Format

Send to

Choose Destination
J Oncol Pract. 2016 Feb;12(2):168-9; e180-7. doi: 10.1200/JOP.2015.005892. Epub 2015 Sep 29.

ReCAP: Comparison of Independent Error Checks for Oral Versus Intravenous Chemotherapy.

Author information

1
HumanEra, University Health Network; Institute of Biomaterials and Biomedical Engineering, University of Toronto; Institute of Health Policy, Management and Evaluation, University of Toronto, Toronto, Ontario; Cancer Care Nova Scotia; Capital District Health Authority; and School of Pharmacy, Dalhousie University, Halifax, Nova Scotia, Canada melissa.griffin@uhn.ca.
2
HumanEra, University Health Network; Institute of Biomaterials and Biomedical Engineering, University of Toronto; Institute of Health Policy, Management and Evaluation, University of Toronto, Toronto, Ontario; Cancer Care Nova Scotia; Capital District Health Authority; and School of Pharmacy, Dalhousie University, Halifax, Nova Scotia, Canada.

Abstract

PURPOSE:

Intravenous (IV) chemotherapy is routinely delivered to patients in hospital settings, where safeguards such as independent checks and guidelines govern their administration. In contrast, oral chemotherapy, which is typically ordered in a cancer center but dispensed and administered in the community and home, respectively, is subject to fewer controls. Research in the United States has found that few safeguards in routine use for IV chemotherapy have been adopted for oral chemotherapy; however, less is known about the Canadian context. The objective of this study was to determine whether similar safeguards, in the form of independent checks, existed to identify potential errors related to both formulations.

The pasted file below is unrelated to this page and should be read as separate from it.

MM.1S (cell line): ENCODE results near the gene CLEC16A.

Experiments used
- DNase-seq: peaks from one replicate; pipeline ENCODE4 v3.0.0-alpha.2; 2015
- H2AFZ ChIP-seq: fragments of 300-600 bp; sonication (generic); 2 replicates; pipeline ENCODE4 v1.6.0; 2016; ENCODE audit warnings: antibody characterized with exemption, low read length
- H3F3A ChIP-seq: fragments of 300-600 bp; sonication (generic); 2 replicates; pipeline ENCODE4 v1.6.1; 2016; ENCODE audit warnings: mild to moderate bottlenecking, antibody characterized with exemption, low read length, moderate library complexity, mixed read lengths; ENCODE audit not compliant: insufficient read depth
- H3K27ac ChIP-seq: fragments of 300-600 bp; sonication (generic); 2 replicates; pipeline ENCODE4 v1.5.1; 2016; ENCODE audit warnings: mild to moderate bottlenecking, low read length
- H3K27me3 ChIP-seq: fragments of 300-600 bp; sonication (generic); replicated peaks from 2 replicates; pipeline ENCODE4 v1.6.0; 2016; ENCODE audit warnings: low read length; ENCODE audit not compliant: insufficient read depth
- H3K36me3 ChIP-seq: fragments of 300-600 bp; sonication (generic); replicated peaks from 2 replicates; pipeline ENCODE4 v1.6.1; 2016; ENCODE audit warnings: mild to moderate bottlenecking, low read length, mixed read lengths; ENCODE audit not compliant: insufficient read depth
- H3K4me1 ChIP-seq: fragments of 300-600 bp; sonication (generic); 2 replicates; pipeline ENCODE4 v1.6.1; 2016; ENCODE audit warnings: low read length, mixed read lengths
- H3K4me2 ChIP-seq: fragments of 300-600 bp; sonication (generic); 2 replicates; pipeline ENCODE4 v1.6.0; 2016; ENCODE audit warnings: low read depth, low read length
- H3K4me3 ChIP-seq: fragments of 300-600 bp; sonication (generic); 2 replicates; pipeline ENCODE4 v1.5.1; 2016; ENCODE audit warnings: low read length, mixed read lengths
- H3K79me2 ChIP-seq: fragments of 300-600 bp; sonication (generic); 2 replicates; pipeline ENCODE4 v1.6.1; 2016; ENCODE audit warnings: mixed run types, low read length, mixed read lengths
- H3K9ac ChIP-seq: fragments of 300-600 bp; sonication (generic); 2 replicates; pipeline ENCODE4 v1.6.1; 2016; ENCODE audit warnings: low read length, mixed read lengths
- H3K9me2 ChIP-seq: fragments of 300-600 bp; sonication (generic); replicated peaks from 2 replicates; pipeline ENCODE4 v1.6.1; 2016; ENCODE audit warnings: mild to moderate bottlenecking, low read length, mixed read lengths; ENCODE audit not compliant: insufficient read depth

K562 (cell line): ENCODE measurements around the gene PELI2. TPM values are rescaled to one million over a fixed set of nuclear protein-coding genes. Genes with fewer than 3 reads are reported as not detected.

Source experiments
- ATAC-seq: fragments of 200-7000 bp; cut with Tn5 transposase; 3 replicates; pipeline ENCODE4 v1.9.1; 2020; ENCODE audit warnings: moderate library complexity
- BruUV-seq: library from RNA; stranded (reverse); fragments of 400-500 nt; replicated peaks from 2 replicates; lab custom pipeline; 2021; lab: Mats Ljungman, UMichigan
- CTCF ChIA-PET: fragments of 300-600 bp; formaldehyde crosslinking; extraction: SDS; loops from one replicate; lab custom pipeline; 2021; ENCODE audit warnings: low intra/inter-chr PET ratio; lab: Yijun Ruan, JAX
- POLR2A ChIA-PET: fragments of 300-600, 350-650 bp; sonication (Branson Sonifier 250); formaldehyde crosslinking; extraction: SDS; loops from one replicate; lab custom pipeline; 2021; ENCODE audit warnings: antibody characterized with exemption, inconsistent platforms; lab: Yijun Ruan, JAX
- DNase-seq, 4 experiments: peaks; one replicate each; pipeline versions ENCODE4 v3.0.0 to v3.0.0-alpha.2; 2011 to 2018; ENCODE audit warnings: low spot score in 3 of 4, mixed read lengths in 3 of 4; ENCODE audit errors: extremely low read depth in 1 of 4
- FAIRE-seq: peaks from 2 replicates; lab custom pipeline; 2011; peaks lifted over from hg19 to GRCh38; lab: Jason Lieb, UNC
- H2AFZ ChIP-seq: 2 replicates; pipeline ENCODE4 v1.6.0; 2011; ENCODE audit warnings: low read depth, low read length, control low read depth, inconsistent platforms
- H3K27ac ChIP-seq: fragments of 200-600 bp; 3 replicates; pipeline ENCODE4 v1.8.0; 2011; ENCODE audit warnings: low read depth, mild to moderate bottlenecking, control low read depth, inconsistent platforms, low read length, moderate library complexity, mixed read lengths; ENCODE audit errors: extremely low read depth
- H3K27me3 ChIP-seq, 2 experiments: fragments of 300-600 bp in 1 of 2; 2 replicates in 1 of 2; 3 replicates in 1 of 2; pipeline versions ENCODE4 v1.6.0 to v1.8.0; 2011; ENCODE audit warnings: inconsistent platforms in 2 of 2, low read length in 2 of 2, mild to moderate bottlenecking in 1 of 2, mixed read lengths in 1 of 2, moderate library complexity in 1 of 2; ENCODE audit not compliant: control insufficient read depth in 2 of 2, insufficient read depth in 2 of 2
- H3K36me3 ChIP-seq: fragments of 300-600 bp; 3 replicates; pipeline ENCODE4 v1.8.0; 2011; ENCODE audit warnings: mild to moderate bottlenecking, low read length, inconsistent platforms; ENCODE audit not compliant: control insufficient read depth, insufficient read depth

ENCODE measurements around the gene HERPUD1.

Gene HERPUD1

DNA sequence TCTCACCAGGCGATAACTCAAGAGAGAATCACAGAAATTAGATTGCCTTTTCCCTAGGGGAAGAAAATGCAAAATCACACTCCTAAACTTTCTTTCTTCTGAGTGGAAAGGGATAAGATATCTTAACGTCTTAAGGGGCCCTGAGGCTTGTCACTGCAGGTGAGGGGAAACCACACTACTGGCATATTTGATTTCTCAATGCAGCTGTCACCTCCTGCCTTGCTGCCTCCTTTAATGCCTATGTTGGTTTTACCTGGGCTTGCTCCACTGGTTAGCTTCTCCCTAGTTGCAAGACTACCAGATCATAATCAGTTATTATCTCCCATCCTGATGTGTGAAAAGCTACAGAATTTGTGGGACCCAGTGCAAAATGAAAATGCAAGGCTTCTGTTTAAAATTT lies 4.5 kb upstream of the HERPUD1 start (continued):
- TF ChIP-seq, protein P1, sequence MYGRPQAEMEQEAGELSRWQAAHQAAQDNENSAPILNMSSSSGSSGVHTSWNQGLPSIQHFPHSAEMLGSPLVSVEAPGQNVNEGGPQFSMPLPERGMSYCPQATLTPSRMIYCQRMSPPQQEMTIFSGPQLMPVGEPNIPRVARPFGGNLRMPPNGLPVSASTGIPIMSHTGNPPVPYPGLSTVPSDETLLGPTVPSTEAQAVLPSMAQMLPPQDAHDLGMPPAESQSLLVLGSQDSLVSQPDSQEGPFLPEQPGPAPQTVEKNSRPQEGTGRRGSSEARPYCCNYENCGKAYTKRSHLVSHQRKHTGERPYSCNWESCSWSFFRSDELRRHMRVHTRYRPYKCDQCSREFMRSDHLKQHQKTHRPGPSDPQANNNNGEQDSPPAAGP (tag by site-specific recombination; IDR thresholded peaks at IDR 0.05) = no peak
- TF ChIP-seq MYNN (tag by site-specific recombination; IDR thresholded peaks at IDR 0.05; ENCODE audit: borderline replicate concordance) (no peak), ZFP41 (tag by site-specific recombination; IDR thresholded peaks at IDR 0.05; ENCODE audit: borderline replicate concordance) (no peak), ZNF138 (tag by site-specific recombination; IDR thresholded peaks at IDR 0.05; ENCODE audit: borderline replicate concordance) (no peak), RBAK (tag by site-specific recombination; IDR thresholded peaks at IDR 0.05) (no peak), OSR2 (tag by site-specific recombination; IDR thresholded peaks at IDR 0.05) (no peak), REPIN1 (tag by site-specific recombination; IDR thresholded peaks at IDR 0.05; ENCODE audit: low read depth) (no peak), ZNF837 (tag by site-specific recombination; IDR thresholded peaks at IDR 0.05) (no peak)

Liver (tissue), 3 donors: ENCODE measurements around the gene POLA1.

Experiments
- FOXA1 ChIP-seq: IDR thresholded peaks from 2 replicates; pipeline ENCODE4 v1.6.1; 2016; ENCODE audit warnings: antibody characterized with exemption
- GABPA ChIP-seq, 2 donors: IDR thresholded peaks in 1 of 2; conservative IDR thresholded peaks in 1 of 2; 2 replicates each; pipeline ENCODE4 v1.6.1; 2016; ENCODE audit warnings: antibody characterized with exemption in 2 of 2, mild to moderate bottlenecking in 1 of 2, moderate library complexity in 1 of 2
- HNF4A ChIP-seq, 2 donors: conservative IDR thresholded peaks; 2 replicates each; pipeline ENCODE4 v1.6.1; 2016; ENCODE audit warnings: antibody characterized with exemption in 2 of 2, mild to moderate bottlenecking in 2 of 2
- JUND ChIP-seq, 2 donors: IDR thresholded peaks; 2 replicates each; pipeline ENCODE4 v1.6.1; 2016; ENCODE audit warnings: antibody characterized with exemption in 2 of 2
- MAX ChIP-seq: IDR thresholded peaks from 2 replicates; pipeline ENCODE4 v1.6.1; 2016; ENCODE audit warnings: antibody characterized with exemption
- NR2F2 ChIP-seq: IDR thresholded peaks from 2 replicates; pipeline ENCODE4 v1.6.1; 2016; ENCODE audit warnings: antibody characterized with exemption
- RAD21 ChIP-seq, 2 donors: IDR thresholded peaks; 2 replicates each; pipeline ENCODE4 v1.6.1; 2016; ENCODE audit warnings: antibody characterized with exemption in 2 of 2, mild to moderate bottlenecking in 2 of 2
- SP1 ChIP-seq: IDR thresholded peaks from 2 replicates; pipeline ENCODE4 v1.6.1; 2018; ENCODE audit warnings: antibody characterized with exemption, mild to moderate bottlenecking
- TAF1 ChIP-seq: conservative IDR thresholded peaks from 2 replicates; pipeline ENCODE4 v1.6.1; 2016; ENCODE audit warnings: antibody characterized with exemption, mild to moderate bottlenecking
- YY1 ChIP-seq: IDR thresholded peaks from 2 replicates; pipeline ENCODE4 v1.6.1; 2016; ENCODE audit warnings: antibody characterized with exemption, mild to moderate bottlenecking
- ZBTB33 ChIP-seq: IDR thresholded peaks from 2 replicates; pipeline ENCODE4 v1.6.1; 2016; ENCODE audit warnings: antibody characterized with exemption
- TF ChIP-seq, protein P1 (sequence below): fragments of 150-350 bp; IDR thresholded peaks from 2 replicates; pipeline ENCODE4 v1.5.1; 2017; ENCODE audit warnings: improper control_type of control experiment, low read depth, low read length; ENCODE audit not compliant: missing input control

METHODS:

Human factors specialists conducted observations and interviews in cancer center clinics, a cancer center pharmacy, and four community pharmacies across Nova Scotia. Processes were analyzed to determine if an independent check was performed, which qualified provider completed the check, and at what point of the process the check occurred.

RESULTS:

A total of 57 systematic checks were identified for IV chemotherapy, whereas only six systematic checks were identified for oral chemotherapy. Community pharmacists were the only qualified professionals involved in independent systematic checking of oral chemotherapy, which occurred during ordering and dispensing.

CONCLUSION:

There is an enormous opportunity for pharmacists and other qualified professionals to take on an expanded role in improving patient safety for oral chemotherapy. Greater involvement of pharmacists, in both the clinic environment and the community, would facilitate increased systematic checking, which could improve patient safety related to oral chemotherapy.

PMID:
26420888
DOI:
10.1200/JOP.2015.005892
[Indexed for MEDLINE]

Supplemental Content

Full text links

Icon for Atypon
Loading ...
Support Center